BART set a Saturday record of 319,484 riders in October 2012, coinciding with several sporting events and Fleet Week.[69] BART set a Sunday ridership record of 292,957 riders in June 2013, in connection with the San Francisco Gay Pride Parade,[70] surpassing the previous Sunday ridership when the Pride Parade was held.[70]

High gasoline prices pushed ridership to record levels during 2012. Prior to 2013, five of BART's top ten ridership days of all time occurred in September and October 2012.[71][72]

Connecting services

AC Transit bus stop at Bay Fair Station

Two BART stations have connections to Amtrak regional rail services: Coliseum/Oakland Airport and Richmond. Capitol Corridor trains run from Sacramento to San Jose from both stations. Additionally, Richmond has connections to the San Joaquin and nationally-serveiced California Zephyr. Caltrain, which provides service between San Francisco, San Jose and Gilroy, has a cross-platform interchange at at the Millbrae Station.

In addition, BART connects to the Altamont Commuter Express commuter rail service via shuttle at the Fremont, Dublin/Pleasanton and West Dublin/Pleasanton stations.

BART connects to San Francisco's local light rail system, the Muni Metro. The upper track level of BART's Market Street subway, which in plans from 1960 would have carried BART trains to the Twin Peaks Tunnel,[73] was turned over to Muni and both agencies share the Embarcadero, Montgomery Street, Powell and Civic Center stations. Some Muni Metro lines connect with (or pass nearby) the BART system at the Balboa Park and Glen Park stations.

Connecting services via bus

Bus transit services connect to BART, which, while managed by separate agencies, are integral to the successful functioning of the system, including the San Francisco Municipal Railway (Muni), AC Transit, SamTrans, County Connection, and the Golden Gate Bridge, Highway and Transportation District (Golden Gate Transit). Until 1997, BART ran its own "BART Express" connector buses,[74] which ran to eastern Alameda County and far eastern and western areas of Contra Costa County; these routes were later devolved to sub-regional transit agencies such as Tri Delta Transit and the Livermore Amador Valley Transit Authority (WHEELS) or, in the case of Dublin/Pleasanton service, replaced by a full BART extension.

Other services connect to BART including the Emery Go Round (Emeryville), WestCAT (north-western Contra Costa County), San Leandro LINKS, Napa VINE, Rio Vista Delta Breeze, Dumbarton Express, SolTrans, Union City Transit, and the Santa Clara Valley Transportation Authority in Silicon Valley.

Several commuter and interregional bus services connect to BART, including the San Joaquin RTD Commuter (Stockton), Tri Delta Transit (Contra Costa County), Greyhound, California Shuttle Bus, Valley of the Moon Commute Club, Amtrak Thruway Motorcoach, and Modesto Area Express BART Express.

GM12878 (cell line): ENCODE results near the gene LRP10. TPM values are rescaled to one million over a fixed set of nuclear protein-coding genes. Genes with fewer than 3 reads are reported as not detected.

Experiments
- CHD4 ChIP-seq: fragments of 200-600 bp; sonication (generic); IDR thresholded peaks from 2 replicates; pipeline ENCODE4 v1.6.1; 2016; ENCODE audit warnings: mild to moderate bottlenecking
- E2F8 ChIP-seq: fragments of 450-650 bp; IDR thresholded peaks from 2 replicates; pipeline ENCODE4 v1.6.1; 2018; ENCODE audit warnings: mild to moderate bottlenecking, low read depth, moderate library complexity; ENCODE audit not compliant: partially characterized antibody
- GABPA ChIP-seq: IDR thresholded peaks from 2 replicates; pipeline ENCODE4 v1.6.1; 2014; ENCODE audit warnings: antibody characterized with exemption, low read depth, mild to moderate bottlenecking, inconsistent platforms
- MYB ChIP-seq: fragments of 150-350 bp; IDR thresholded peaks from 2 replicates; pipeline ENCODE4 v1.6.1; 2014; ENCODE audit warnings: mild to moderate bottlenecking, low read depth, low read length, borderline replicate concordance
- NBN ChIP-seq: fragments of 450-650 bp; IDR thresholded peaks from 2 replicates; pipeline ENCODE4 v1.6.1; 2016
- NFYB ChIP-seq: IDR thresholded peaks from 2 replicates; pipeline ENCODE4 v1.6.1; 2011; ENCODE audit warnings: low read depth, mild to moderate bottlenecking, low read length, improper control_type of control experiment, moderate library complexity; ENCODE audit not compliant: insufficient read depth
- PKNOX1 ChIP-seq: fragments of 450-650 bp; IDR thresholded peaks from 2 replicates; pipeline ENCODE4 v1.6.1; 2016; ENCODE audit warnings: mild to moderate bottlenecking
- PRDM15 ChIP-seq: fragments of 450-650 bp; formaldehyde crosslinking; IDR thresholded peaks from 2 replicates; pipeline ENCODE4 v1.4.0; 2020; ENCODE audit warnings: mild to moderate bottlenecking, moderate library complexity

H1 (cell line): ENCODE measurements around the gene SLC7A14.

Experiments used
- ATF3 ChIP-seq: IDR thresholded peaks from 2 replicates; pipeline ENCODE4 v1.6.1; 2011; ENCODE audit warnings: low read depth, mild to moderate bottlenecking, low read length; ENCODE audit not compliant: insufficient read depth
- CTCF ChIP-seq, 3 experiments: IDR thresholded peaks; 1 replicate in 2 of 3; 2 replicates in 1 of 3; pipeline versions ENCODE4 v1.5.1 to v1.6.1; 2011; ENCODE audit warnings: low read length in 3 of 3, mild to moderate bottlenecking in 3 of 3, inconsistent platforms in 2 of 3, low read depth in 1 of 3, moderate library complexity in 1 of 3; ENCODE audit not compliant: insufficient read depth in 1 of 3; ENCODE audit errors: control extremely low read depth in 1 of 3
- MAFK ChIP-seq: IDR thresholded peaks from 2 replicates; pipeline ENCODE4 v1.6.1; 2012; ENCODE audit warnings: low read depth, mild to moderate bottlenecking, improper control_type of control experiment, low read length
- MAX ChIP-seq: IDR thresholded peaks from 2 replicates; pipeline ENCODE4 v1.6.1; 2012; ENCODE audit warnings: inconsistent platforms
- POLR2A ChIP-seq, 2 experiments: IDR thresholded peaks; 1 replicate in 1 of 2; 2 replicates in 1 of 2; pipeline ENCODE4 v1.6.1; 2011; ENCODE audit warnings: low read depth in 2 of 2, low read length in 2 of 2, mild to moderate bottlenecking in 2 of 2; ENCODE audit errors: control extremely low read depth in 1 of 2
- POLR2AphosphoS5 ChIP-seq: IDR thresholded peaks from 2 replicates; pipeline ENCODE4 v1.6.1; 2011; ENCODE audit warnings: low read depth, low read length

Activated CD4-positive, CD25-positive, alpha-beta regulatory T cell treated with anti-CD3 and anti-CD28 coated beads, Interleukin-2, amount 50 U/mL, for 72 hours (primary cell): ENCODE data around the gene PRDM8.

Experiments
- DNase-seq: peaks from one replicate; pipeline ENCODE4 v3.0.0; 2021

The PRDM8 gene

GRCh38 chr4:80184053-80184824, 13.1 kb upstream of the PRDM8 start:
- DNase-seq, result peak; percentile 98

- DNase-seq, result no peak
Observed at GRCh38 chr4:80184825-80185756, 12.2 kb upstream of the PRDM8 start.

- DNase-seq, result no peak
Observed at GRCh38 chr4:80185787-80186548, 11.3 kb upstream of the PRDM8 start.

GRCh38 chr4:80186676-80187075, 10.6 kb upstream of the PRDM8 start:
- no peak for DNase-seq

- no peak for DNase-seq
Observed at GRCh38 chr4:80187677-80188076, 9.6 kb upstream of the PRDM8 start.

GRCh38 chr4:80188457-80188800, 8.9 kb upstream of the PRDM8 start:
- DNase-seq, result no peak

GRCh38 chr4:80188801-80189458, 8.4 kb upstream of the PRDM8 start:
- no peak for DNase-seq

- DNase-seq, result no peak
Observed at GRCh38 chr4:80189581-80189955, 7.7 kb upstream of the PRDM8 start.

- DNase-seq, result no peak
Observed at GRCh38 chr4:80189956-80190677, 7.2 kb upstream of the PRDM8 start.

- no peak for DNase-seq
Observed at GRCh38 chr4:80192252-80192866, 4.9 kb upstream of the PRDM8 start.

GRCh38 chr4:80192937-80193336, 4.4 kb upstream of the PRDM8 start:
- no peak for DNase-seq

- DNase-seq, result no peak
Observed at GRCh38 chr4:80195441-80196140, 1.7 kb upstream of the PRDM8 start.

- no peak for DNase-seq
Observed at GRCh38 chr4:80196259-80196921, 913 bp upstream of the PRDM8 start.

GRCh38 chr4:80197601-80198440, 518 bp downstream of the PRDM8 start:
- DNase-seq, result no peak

Many BART stations offer parking, however, under-pricing causes station parking lots to overflow in the morning.[75] Pervasive congestion and under-pricing forces some to drive to distant stations in search of parking.[76]

BART hosts car sharing locations at many stations, a program pioneered by City CarShare. Riders can transfer from BART and complete their journeys by car. BART offers long-term airport parking through a third-party vendor[77] at most East Bay stations. Travelers must make an on-line reservation in advance and pay the daily fee of $5 before they can leave their cars at the BART parking lot.


BART connects directly to the San Francisco International Airport; connections are available to AirTrain for those not departing or arriving from the international terminal.

The Coliseum–Oakland International Airport line, or BART to OAK Airport, is an automated guideway transit line that directly connects BART and Amtrak at the Coliseum station to the terminal buildings at Oakland International Airport. Federal and state funding for the OAC was authorized in 2010, and groundbreaking was held in October.[78][79] Construction of the $484 million project took four years.[39] It opened in late 2014,[39] replacing the AirBART bus line. Unlike the previous AirTrain buses, the BART to OAK system is operated by BART, and is integrated into the BART fare system with standard BART ticket gates located at the entrance of the Airport end of the people mover. The connector's automated guideway transit (AGTs) vehicles are cable-propelled and operate on a fixed, elevated guideway 3.2 miles (5.1 km) long. The AGTs arrive at the Coliseum BART station every five minutes during the day[80] and are designed to transport travelers to the airport in about eight minutes[39] with an on-time performance of more than 99%. Initially there are four three-car trains (113 passengers each) but the system is designed to allow for expansion to four four-car trains (148 passengers each).[81]


Cell phone and Wi-Fi